Crossing the Motueka River at Woodstock Road, we continued along the Motueka Valley Highway, aiming for a stop at Dovedale for refreshments. No such luck – the General Store has long since closed. Brief thought was again given to diverting along the Neudorf Road, back to the Moutere Highway, but the thought of adding 18 km to an already long ride was not attractive. Surprisingly the shorter but higher climbing Dovedale – Pigeon Valley Road won out.

This also gave us the chance to drop in to see my brother Sean and his wife Di, who live well along Dovedale Road (no point in contacting them earlier – until we reached Dovedale village there was no guarantee we were heading past their house). Di welcomed us all, offering tea and coffee all round, and also managed to produce a selection of baking from her pantry. Soft seats (after 52 km on hard bike seats), hot drinks, home baking, and entertaining talk while sheltering from the rain was very welcome.

Dale is home at last

Dale is home at last

Then back on the bikes and back into the rain (heavier of course by now) for the final 20 km up and over the top of Dovedale Road on the forestry tracks, and down into Pigeon Valley and Wakefield. This last stretch was a challenge, with the middle 9 km being on winding, unsealed forestry roads, with heavy corrugations on the bends making riding uncomfortable. Fortunately the climb was steady rather then steep, and with “granny gear” engaged everyone made it to the saddle at 326 metres, our highest climb ever.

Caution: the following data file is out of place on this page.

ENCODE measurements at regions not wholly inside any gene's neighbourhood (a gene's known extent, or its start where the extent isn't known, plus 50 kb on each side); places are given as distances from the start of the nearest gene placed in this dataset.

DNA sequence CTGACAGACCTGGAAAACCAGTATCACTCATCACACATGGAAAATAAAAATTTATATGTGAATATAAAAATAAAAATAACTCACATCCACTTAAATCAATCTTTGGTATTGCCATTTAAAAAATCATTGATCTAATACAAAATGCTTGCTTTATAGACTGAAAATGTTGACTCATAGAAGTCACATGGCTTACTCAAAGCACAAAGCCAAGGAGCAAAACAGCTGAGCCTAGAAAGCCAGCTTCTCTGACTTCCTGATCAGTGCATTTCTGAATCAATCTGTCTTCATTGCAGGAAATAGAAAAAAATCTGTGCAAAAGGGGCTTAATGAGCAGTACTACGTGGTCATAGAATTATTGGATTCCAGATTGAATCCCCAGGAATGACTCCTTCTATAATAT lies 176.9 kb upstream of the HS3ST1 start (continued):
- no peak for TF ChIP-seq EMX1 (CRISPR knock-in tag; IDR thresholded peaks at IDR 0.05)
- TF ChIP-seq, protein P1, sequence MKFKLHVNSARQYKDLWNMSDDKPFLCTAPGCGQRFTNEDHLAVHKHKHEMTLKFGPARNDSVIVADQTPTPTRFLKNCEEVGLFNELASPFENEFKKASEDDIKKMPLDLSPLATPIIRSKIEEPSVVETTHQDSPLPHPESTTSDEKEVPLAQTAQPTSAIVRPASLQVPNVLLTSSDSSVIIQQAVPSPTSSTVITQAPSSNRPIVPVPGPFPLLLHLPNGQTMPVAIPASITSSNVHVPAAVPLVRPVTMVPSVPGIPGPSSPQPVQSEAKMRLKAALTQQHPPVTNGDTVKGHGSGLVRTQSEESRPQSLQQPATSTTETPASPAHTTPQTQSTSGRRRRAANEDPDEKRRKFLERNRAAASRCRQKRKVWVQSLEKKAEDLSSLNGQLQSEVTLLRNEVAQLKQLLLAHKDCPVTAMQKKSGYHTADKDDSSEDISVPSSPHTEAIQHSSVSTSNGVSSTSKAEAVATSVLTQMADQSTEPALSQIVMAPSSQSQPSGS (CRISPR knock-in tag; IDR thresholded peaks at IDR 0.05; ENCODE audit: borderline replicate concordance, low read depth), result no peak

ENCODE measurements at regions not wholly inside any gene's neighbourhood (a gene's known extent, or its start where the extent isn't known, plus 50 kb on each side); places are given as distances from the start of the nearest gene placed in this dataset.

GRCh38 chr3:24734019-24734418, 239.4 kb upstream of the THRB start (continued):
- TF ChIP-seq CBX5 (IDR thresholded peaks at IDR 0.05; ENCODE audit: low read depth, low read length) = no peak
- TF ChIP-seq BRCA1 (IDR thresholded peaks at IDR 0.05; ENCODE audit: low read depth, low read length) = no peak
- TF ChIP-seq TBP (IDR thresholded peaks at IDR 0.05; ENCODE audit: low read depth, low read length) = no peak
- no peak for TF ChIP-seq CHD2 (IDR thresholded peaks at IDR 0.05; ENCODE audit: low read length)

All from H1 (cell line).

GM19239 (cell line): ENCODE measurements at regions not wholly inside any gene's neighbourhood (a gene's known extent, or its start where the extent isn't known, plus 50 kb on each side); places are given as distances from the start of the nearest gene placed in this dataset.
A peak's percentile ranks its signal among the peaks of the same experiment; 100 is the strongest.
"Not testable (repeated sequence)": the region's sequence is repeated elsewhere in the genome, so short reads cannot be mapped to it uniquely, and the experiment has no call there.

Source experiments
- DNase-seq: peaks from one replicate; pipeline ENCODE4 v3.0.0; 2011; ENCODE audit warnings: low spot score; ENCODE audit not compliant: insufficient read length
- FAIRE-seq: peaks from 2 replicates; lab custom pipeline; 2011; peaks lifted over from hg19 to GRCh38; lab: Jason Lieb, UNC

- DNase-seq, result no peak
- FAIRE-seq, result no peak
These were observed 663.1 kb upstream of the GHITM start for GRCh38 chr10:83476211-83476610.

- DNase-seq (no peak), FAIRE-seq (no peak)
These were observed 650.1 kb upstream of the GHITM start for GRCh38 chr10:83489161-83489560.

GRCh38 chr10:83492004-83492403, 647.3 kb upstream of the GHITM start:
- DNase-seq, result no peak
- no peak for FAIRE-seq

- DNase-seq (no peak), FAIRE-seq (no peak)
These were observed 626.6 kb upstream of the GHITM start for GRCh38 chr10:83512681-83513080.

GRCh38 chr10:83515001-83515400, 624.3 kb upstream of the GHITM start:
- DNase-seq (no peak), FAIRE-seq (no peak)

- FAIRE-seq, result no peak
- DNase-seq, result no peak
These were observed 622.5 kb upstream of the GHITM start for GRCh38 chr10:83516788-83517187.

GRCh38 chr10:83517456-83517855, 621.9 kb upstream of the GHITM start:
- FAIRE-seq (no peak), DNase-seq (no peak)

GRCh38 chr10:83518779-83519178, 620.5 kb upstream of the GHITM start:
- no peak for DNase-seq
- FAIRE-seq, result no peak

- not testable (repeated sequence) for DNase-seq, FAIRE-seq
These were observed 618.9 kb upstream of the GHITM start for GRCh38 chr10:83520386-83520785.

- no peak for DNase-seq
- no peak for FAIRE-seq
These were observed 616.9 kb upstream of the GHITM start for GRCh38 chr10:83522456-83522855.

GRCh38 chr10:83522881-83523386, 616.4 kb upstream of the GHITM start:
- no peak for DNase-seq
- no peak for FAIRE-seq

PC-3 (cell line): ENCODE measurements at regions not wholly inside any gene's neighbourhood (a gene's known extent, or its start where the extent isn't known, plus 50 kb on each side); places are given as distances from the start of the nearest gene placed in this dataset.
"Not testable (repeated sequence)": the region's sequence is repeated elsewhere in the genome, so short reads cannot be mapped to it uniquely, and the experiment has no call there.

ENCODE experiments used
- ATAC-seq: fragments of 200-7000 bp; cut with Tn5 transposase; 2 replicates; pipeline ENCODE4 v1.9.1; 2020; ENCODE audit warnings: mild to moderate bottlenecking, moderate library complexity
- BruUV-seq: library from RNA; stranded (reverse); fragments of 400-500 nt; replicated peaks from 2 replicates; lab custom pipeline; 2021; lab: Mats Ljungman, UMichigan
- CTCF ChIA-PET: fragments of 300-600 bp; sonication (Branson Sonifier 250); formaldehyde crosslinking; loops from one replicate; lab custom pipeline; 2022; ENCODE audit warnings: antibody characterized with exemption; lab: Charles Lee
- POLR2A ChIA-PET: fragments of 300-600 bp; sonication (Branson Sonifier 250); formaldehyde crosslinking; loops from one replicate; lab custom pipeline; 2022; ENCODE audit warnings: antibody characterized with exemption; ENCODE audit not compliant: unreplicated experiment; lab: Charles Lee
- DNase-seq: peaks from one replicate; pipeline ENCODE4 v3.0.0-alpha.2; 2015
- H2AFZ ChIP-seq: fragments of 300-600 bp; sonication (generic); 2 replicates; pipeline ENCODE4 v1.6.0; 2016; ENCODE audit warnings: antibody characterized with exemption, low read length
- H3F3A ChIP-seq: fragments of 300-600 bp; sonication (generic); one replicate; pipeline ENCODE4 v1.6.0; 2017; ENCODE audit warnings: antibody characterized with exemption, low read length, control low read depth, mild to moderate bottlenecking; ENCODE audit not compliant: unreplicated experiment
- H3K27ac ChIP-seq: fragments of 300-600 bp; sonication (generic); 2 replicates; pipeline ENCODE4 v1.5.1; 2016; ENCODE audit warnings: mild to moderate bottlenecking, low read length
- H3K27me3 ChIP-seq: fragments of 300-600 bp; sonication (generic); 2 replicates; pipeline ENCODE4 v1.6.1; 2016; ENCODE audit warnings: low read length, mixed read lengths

Going down the other side the road was similar, but steeper, so required careful riding, particularly in the rain. Once down, and past the Sharp Road turnoff the final 3 km was back on sealed roads, and into the village of Wakefield, where five wet and muddy riders were welcomed to the Wakefield Hotel.

The historic Wakefield Hotel has recently changed hands and is slowly being refurbished, with all facilities being overhauled and updated to provide services to the local community and to support the Great Taste Trail which passes right outside the front door.

Based on our experience of the hospitality (wet gear was dried for us in the laundry, and bikes locked in the garage), modernized rooms and shared bathrooms, and both the offerings and friendly service in the bar and dining room the new owners are clearly on the right track. Special thanks to Maxine, Jennifer and Dot for making us welcome.

A long day, a big climb (for us anyway), finished with an enjoyable meal and a walk around the village (now that the rain had stopped) gives a lot to look back on

elevation-day-3

Elevation profile for long ride

 

 

 

One response to “GTT2: Day 3: Kaiteriteri to Wakefield

  1. Pingback: Christmas Ride: Rimutaka Incline | Five Men on Bikes·